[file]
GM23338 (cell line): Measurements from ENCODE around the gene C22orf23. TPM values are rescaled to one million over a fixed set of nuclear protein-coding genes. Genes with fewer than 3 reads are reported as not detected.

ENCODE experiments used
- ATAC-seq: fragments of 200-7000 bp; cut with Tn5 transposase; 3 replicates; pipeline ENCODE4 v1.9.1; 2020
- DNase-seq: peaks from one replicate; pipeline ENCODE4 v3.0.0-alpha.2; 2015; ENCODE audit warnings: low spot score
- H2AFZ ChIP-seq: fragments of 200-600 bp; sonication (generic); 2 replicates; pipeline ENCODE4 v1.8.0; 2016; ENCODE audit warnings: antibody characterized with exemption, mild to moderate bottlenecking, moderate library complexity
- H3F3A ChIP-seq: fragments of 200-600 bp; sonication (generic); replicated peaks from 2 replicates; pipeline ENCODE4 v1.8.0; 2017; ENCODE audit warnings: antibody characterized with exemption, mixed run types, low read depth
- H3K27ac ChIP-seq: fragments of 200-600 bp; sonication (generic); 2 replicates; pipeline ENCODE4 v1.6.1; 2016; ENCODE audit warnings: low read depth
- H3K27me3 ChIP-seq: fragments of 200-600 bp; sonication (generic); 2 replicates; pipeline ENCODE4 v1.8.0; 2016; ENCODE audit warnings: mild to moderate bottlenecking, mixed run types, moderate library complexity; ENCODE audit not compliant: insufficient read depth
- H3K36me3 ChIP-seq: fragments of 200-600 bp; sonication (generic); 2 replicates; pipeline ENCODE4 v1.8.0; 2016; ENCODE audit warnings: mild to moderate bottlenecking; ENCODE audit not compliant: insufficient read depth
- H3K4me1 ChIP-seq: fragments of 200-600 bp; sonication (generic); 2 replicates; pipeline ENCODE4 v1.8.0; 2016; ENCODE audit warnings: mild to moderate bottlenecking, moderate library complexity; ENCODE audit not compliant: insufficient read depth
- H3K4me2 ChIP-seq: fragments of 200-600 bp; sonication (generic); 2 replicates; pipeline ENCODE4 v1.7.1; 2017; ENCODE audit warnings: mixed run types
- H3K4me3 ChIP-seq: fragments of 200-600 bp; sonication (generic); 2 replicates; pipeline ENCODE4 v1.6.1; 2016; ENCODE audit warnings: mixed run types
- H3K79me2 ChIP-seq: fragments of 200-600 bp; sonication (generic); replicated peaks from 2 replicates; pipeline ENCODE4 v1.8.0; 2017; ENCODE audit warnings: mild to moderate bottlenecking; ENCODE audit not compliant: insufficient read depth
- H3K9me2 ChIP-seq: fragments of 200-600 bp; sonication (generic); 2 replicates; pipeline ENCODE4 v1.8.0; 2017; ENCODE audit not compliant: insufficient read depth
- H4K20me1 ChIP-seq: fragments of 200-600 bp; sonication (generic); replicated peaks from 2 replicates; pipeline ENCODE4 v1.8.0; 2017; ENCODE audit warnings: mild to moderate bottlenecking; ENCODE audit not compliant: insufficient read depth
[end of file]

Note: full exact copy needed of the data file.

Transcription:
GM23338 (cell line): Measurements from ENCODE around the gene C22orf23. TPM values are rescaled to one million over a fixed set of nuclear protein-coding genes. Genes with fewer than 3 reads are reported as not detected.

ENCODE experiments used
- ATAC-seq: fragments of 200-7000 bp; cut with Tn5 transposase; 3 replicates; pipeline ENCODE4 v1.9.1; 2020
- DNase-seq: peaks from one replicate; pipeline ENCODE4 v3.0.0-alpha.2; 2015; ENCODE audit warnings: low spot score
- H2AFZ ChIP-seq: fragments of 200-600 bp; sonication (generic); 2 replicates; pipeline ENCODE4 v1.8.0; 2016; ENCODE audit warnings: antibody characterized with exemption, mild to moderate bottlenecking, moderate library complexity
- H3F3A ChIP-seq: fragments of 200-600 bp; sonication (generic); replicated peaks from 2 replicates; pipeline ENCODE4 v1.8.0; 2017; ENCODE audit warnings: antibody characterized with exemption, mixed run types, low read depth
- H3K27ac ChIP-seq: fragments of 200-600 bp; sonication (generic); 2 replicates; pipeline ENCODE4 v1.6.1; 2016; ENCODE audit warnings: low read depth
- H3K27me3 ChIP-seq: fragments of 200-600 bp; sonication (generic); 2 replicates; pipeline ENCODE4 v1.8.0; 2016; ENCODE audit warnings: mild to moderate bottlenecking, mixed run types, moderate library complexity; ENCODE audit not compliant: insufficient read depth
- H3K36me3 ChIP-seq: fragments of 200-600 bp; sonication (generic); 2 replicates; pipeline ENCODE4 v1.8.0; 2016; ENCODE audit warnings: mild to moderate bottlenecking; ENCODE audit not compliant: insufficient read depth
- H3K4me1 ChIP-seq: fragments of 200-600 bp; sonication (generic); 2 replicates; pipeline ENCODE4 v1.8.0; 2016; ENCODE audit warnings: mild to moderate bottlenecking, moderate library complexity; ENCODE audit not compliant: insufficient read depth
- H3K4me2 ChIP-seq: fragments of 200-600 bp; sonication (generic); 2 replicates; pipeline ENCODE4 v1.7.1; 2017; ENCODE audit warnings: mixed run types
- H3K4me3 ChIP-seq: fragments of 200-600 bp; sonication (generic); 2 replicates; pipeline ENCODE4 v1.6.1; 2016; ENCODE audit warnings: mixed run types
- H3K79me2 ChIP-seq: fragments of 200-600 bp; sonication (generic); replicated peaks from 2 replicates; pipeline ENCODE4 v1.8.0; 2017; ENCODE audit warnings: mild to moderate bottlenecking; ENCODE audit not compliant: insufficient read depth
- H3K9me2 ChIP-seq: fragments of 200-600 bp; sonication (generic); 2 replicates; pipeline ENCODE4 v1.8.0; 2017; ENCODE audit not compliant: insufficient read depth
- H4K20me1 ChIP-seq: fragments of 200-600 bp; sonication (generic); replicated peaks from 2 replicates; pipeline ENCODE4 v1.8.0; 2017; ENCODE audit warnings: mild to moderate bottlenecking; ENCODE audit not compliant: insufficient read depth